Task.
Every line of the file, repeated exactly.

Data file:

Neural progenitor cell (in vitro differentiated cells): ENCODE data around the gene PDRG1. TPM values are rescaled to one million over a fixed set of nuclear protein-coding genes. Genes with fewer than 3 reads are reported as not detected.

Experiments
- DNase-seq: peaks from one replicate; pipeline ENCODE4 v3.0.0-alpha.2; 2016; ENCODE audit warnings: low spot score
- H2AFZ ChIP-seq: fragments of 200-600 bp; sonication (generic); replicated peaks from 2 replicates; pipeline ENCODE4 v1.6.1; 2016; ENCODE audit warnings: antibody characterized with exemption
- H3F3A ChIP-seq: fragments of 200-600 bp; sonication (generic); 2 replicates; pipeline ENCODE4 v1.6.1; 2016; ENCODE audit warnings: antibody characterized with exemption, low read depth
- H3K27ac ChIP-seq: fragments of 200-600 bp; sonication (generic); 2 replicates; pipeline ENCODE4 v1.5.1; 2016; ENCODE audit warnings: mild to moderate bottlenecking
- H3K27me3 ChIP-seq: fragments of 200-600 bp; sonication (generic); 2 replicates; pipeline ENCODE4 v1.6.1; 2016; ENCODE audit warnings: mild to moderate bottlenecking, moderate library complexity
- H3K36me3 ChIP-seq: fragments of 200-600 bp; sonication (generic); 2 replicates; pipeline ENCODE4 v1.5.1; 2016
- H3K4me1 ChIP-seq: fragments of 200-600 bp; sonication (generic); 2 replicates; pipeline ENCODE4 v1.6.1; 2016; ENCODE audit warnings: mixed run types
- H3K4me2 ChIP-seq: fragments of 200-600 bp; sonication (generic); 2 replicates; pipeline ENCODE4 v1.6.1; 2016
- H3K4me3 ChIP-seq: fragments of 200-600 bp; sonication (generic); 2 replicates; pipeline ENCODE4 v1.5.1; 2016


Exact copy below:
Neural progenitor cell (in vitro differentiated cells): ENCODE data around the gene PDRG1. TPM values are rescaled to one million over a fixed set of nuclear protein-coding genes. Genes with fewer than 3 reads are reported as not detected.

Experiments
- DNase-seq: peaks from one replicate; pipeline ENCODE4 v3.0.0-alpha.2; 2016; ENCODE audit warnings: low spot score
- H2AFZ ChIP-seq: fragments of 200-600 bp; sonication (generic); replicated peaks from 2 replicates; pipeline ENCODE4 v1.6.1; 2016; ENCODE audit warnings: antibody characterized with exemption
- H3F3A ChIP-seq: fragments of 200-600 bp; sonication (generic); 2 replicates; pipeline ENCODE4 v1.6.1; 2016; ENCODE audit warnings: antibody characterized with exemption, low read depth
- H3K27ac ChIP-seq: fragments of 200-600 bp; sonication (generic); 2 replicates; pipeline ENCODE4 v1.5.1; 2016; ENCODE audit warnings: mild to moderate bottlenecking
- H3K27me3 ChIP-seq: fragments of 200-600 bp; sonication (generic); 2 replicates; pipeline ENCODE4 v1.6.1; 2016; ENCODE audit warnings: mild to moderate bottlenecking, moderate library complexity
- H3K36me3 ChIP-seq: fragments of 200-600 bp; sonication (generic); 2 replicates; pipeline ENCODE4 v1.5.1; 2016
- H3K4me1 ChIP-seq: fragments of 200-600 bp; sonication (generic); 2 replicates; pipeline ENCODE4 v1.6.1; 2016; ENCODE audit warnings: mixed run types
- H3K4me2 ChIP-seq: fragments of 200-600 bp; sonication (generic); 2 replicates; pipeline ENCODE4 v1.6.1; 2016
- H3K4me3 ChIP-seq: fragments of 200-600 bp; sonication (generic); 2 replicates; pipeline ENCODE4 v1.5.1; 2016